Not since World War II has a U.S. Navy ship been painted in the classic camouflage pattern, but they're going retro with the USS Freedom.
Bad news for BlackBerry. Starting next year, the U.S. Department of Defense will open its secure networks to Apple and Google devices.
Iran has, or says it has, a brand new stealth fighter aircraft called the Qaher-313. We have a bunch of pics, some terrible video, and a huge helping of skepticism.
Iran's official news agency has announced that the country has sent a monkey into space, but the nation's past may cause some to be skeptical.
Reality is mirroring fiction as a new project being developed in conjunction with the Pentagon is looking to bring airships back from their spotty past and into the future.
New devices that promise to enhance our telepresence experiences are nice, but what we really need, right now, is better telemedicine technology, particularly in emergency situations. A new solution called the LifeBot 5 offers the promise of exactly that.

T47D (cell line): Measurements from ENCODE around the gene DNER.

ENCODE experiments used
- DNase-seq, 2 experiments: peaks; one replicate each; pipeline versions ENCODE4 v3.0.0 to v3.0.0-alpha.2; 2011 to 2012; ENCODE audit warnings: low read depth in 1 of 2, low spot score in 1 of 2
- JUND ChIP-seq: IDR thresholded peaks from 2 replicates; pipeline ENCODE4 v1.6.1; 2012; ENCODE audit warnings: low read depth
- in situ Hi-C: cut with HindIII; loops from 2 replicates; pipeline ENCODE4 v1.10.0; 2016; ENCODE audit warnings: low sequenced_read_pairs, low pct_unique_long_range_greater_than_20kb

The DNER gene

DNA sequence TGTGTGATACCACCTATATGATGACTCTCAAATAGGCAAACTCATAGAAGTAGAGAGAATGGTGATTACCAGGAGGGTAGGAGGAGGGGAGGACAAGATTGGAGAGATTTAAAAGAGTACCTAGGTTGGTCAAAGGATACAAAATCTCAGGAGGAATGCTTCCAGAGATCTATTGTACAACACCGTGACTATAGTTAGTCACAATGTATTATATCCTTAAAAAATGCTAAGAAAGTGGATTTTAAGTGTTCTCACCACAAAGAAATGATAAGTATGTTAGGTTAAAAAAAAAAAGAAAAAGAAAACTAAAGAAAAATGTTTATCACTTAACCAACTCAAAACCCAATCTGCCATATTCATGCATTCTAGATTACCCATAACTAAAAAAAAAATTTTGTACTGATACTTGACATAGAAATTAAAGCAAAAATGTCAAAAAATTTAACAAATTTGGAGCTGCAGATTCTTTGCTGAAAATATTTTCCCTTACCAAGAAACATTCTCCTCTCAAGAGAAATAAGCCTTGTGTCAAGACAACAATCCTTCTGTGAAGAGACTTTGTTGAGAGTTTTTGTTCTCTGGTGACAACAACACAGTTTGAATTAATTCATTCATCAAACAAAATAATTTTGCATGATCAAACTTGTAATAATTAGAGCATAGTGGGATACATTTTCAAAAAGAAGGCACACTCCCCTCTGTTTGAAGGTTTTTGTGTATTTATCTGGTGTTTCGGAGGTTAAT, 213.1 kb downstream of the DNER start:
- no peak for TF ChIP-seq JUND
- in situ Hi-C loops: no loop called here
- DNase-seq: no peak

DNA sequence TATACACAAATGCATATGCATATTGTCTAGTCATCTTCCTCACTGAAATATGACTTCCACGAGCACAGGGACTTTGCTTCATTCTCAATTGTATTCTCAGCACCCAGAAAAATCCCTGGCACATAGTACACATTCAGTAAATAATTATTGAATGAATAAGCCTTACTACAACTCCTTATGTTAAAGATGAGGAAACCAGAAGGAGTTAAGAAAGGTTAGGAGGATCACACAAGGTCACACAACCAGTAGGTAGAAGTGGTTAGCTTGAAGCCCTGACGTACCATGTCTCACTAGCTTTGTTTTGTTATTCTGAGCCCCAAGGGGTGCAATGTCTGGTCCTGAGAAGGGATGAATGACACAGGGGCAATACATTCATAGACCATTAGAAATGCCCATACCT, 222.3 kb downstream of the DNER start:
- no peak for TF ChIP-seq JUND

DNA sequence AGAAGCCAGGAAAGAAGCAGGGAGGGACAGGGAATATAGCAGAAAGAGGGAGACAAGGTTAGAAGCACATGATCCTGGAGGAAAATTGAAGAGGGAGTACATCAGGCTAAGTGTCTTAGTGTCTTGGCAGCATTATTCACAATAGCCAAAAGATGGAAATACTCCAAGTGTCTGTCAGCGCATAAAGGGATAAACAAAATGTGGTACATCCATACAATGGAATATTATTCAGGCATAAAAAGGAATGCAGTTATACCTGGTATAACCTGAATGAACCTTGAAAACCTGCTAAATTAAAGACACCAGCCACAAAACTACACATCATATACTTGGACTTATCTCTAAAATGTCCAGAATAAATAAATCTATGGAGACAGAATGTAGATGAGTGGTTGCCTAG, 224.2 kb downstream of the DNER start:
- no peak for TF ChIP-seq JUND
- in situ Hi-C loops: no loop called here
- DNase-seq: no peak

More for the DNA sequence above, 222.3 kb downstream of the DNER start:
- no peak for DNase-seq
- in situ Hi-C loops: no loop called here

A Canadian company called Hyperstealth says that it's developed a wearable cloak that uses "Quantum Stealth" technology to provides complete invisibility across the visible, infrared, and ultraviolet spectrum by bending light around objects. We're pretty sure that this is mostly or entirely not true, so stick with us while we explain why we're so skeptical.
Computers are about to take humans out of the shooting equation with a scoped rifle that's far better at hitting far away targets than we are.
The EMP grenade, or electromagnetic pulse grenade, is a sci-fi gaming staple. Toss one of 'em at the nearest evil robot or uncooperative computer system, and it'll generate a power surge that fries all electronics within range. The military has realized that this would be a handy real-life capability, and the Pentagon is asking someone to go out and invent one.
The U.S. Navy's Marine Mammal Program started back in the '60s, and the dolphins and sea lions in it help defend harbors, retrieve sunken equipment and, most dangerously, identify mines for deactivation. By 2017, the Navy wants robots to do all that, instead.